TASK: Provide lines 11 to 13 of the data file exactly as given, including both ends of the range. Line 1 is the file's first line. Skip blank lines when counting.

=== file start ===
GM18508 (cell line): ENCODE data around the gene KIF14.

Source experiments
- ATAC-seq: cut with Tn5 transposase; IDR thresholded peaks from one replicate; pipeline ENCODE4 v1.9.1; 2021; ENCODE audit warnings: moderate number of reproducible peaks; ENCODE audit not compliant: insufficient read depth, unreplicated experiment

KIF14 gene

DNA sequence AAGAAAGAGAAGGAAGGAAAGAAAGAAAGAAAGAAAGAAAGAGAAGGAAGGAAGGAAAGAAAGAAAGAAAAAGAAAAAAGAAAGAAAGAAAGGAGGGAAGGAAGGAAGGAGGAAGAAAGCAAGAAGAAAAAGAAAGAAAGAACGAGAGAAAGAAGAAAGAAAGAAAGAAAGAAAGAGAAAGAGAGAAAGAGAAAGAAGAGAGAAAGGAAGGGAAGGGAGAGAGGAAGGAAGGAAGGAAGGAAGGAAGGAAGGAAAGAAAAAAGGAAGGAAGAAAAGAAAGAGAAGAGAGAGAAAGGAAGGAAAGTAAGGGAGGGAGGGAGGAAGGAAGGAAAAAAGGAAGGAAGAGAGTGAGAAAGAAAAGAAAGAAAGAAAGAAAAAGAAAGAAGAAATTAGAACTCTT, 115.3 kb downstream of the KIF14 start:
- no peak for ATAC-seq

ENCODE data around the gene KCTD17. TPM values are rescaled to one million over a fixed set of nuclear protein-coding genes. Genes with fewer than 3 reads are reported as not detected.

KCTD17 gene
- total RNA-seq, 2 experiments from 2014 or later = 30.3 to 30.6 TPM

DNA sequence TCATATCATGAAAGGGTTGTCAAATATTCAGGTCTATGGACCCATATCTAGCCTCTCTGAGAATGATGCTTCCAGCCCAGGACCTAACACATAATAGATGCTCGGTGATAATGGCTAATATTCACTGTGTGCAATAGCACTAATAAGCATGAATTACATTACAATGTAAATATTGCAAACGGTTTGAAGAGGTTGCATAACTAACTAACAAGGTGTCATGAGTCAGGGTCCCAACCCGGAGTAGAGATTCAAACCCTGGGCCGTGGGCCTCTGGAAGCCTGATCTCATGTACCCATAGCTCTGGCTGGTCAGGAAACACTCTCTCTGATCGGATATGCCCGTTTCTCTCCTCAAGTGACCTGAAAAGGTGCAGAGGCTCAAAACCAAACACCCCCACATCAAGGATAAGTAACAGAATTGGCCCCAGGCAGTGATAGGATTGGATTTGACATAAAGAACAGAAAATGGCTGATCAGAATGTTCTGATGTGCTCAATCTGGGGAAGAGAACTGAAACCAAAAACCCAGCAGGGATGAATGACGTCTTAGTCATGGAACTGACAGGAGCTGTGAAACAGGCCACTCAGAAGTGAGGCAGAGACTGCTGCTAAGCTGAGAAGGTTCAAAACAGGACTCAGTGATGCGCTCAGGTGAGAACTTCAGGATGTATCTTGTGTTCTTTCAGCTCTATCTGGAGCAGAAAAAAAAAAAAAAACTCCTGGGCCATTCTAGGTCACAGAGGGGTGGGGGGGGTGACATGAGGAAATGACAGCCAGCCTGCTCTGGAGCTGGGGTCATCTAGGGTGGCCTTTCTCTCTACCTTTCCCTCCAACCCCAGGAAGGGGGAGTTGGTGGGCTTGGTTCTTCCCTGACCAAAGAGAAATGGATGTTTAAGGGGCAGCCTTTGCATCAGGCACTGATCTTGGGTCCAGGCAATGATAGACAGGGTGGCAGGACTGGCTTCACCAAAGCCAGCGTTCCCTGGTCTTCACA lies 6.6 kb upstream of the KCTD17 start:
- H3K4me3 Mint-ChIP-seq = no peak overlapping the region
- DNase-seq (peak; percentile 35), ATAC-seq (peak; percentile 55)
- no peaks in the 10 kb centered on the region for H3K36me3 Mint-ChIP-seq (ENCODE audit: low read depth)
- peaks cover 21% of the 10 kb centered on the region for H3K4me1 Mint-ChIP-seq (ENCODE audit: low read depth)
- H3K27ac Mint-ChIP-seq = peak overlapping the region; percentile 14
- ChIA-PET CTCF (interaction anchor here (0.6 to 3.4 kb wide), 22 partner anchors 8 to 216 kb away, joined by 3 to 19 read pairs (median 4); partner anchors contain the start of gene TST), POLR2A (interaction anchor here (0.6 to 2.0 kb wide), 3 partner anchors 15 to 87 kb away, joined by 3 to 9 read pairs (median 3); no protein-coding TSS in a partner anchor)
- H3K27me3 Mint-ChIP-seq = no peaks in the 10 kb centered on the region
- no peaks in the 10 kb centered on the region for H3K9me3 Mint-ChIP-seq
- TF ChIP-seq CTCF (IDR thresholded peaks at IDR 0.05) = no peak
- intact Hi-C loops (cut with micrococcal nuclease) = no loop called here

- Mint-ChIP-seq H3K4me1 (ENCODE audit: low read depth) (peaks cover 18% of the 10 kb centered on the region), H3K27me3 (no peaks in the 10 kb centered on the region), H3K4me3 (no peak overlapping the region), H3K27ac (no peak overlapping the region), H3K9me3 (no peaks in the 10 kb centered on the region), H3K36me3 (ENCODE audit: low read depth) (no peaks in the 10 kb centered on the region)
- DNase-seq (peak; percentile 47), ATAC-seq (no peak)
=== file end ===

- H3K4me3 Mint-ChIP-seq = no peak overlapping the region
- DNase-seq (peak; percentile 35), ATAC-seq (peak; percentile 55)
- no peaks in the 10 kb centered on the region for H3K36me3 Mint-ChIP-seq (ENCODE audit: low read depth)